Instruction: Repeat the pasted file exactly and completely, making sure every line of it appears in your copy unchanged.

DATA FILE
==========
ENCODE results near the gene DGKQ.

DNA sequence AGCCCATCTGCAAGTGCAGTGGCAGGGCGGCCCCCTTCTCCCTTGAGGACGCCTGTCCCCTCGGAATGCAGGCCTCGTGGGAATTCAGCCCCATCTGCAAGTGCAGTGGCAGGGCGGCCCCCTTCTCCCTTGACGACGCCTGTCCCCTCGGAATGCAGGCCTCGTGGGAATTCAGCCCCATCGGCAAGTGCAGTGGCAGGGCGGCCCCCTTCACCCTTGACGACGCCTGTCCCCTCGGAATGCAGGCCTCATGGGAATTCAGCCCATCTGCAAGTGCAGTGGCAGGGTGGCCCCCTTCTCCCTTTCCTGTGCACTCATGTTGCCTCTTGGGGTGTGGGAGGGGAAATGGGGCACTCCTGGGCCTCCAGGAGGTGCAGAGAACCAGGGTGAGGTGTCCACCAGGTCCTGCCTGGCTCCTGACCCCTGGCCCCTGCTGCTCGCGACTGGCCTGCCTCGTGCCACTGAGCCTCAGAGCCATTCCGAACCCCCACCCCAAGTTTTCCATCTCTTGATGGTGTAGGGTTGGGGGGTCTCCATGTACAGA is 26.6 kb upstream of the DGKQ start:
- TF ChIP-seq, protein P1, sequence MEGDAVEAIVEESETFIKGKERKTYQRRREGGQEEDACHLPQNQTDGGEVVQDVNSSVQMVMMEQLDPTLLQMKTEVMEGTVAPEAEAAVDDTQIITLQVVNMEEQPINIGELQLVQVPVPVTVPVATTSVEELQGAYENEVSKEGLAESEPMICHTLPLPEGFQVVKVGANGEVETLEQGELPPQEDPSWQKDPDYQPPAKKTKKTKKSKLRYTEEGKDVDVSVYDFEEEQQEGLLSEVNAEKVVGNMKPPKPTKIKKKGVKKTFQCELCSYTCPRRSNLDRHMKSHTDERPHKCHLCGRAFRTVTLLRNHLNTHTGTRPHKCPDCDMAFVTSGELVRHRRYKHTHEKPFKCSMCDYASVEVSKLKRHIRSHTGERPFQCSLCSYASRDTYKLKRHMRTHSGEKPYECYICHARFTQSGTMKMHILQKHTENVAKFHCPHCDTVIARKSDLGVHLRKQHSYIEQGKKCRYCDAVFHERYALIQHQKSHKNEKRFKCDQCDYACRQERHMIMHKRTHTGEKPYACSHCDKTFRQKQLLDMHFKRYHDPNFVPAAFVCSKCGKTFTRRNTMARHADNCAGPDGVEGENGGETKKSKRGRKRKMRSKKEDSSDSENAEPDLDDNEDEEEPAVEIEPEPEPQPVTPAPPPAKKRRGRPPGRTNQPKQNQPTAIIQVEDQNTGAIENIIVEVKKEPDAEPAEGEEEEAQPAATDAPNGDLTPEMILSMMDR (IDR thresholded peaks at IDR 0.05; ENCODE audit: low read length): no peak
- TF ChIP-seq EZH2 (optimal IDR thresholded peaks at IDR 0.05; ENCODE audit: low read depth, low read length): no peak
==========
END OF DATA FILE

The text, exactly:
ENCODE results near the gene DGKQ.

DNA sequence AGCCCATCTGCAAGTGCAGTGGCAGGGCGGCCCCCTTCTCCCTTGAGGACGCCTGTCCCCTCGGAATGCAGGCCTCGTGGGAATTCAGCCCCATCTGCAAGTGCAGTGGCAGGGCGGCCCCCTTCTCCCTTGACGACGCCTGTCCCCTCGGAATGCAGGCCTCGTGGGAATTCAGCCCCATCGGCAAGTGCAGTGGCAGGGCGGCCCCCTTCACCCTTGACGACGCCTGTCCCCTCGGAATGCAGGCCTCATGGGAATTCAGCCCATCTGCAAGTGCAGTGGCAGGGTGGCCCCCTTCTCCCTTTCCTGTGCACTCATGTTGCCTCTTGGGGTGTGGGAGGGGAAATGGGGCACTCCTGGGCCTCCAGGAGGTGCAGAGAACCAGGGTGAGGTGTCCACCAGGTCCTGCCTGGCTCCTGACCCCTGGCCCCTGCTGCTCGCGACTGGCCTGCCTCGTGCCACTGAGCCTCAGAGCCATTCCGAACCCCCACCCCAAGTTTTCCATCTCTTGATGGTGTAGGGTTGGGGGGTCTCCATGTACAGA is 26.6 kb upstream of the DGKQ start:
- TF ChIP-seq, protein P1, sequence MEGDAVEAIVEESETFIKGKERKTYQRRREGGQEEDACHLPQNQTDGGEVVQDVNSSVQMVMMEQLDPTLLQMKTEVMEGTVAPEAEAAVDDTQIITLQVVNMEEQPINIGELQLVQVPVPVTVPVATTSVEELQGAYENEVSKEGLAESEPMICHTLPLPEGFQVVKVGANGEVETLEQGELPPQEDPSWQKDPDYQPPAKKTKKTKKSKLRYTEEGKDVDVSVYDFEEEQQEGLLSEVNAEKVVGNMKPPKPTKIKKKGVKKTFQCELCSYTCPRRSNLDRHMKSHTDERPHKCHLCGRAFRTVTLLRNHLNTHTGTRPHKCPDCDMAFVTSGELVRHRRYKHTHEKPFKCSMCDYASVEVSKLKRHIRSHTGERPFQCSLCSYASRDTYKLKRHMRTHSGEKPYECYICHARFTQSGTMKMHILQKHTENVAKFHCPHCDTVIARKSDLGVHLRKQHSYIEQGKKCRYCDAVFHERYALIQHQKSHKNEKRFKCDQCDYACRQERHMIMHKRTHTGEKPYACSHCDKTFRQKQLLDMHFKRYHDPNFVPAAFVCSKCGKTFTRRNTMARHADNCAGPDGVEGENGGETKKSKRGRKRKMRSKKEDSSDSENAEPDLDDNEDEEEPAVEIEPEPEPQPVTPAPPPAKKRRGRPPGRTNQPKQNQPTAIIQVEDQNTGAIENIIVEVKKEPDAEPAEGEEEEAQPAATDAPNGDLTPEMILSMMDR (IDR thresholded peaks at IDR 0.05; ENCODE audit: low read length): no peak
- TF ChIP-seq EZH2 (optimal IDR thresholded peaks at IDR 0.05; ENCODE audit: low read depth, low read length): no peak